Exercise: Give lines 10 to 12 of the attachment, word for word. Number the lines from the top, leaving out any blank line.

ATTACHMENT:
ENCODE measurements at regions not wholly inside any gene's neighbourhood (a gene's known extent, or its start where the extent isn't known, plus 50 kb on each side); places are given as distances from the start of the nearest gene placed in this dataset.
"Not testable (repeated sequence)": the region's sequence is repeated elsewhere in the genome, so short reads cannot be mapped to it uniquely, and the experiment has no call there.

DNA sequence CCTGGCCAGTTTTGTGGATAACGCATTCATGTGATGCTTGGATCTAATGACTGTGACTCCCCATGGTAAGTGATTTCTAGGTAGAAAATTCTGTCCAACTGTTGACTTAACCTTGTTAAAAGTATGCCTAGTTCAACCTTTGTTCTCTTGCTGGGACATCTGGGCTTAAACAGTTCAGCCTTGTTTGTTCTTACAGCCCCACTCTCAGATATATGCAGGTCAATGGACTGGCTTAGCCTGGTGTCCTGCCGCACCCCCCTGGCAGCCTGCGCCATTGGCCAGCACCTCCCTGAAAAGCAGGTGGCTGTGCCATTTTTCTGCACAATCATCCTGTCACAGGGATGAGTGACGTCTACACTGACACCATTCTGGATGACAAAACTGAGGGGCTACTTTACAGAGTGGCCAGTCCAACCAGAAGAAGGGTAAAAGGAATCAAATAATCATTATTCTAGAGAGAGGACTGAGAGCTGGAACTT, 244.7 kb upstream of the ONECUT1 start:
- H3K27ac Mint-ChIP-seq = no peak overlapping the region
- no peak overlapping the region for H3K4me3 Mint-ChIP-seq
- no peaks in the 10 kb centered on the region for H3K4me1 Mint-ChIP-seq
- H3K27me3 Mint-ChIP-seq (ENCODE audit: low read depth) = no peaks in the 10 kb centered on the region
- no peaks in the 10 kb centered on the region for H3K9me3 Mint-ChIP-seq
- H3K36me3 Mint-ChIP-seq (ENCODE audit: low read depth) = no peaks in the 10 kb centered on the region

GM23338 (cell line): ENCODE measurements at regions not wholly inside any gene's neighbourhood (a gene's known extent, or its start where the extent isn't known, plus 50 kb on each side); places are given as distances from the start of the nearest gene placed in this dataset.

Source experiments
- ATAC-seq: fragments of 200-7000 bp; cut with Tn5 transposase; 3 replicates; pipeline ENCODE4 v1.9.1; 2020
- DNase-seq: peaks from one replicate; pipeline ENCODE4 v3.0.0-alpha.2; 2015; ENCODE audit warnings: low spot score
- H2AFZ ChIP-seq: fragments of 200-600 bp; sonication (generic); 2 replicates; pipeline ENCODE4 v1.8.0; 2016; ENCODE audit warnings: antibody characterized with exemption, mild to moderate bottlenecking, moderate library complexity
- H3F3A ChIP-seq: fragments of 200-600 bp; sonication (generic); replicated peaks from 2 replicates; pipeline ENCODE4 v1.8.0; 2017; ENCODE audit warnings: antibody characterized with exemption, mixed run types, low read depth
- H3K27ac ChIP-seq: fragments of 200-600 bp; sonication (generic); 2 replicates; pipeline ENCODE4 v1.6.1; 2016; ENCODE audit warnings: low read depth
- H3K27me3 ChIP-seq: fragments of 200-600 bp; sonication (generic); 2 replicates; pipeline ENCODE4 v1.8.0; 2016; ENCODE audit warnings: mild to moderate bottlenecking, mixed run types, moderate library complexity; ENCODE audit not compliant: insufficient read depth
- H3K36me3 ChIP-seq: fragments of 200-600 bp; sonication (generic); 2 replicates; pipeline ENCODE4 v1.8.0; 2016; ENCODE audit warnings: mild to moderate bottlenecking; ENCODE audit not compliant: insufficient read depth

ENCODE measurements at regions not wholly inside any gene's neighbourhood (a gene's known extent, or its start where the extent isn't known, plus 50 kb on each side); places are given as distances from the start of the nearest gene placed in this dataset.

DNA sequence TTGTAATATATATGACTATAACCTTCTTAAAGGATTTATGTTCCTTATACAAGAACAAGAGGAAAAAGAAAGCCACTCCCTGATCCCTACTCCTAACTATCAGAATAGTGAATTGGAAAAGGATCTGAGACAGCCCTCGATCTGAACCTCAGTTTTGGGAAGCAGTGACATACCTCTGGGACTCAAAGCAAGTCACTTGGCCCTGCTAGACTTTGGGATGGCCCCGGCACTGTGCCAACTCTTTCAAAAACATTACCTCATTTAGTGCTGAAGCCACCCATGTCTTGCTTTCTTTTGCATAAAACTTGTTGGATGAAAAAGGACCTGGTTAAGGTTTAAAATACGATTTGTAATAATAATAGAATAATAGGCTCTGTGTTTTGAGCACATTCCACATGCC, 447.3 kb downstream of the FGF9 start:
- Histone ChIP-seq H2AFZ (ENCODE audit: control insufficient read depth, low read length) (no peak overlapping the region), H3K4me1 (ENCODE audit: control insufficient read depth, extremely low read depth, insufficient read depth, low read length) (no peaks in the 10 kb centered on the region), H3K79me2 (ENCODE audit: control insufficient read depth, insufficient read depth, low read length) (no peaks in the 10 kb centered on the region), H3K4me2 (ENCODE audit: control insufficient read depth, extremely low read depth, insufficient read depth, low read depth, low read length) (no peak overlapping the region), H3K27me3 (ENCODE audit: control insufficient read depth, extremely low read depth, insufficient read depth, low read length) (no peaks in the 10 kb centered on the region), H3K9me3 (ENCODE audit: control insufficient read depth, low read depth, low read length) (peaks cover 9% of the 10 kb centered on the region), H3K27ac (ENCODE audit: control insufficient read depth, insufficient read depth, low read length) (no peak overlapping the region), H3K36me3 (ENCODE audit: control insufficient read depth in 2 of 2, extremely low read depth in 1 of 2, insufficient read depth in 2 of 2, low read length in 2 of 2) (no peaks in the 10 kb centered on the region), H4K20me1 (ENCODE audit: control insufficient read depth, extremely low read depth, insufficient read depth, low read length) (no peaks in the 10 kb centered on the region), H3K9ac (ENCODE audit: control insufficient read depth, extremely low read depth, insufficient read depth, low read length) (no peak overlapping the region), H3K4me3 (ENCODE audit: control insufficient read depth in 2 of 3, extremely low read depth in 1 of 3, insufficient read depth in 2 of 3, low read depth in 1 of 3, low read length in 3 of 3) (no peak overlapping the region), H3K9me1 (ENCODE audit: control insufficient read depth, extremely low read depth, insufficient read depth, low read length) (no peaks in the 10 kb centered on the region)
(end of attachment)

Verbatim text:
GM23338 (cell line): ENCODE measurements at regions not wholly inside any gene's neighbourhood (a gene's known extent, or its start where the extent isn't known, plus 50 kb on each side); places are given as distances from the start of the nearest gene placed in this dataset.

Source experiments
- ATAC-seq: fragments of 200-7000 bp; cut with Tn5 transposase; 3 replicates; pipeline ENCODE4 v1.9.1; 2020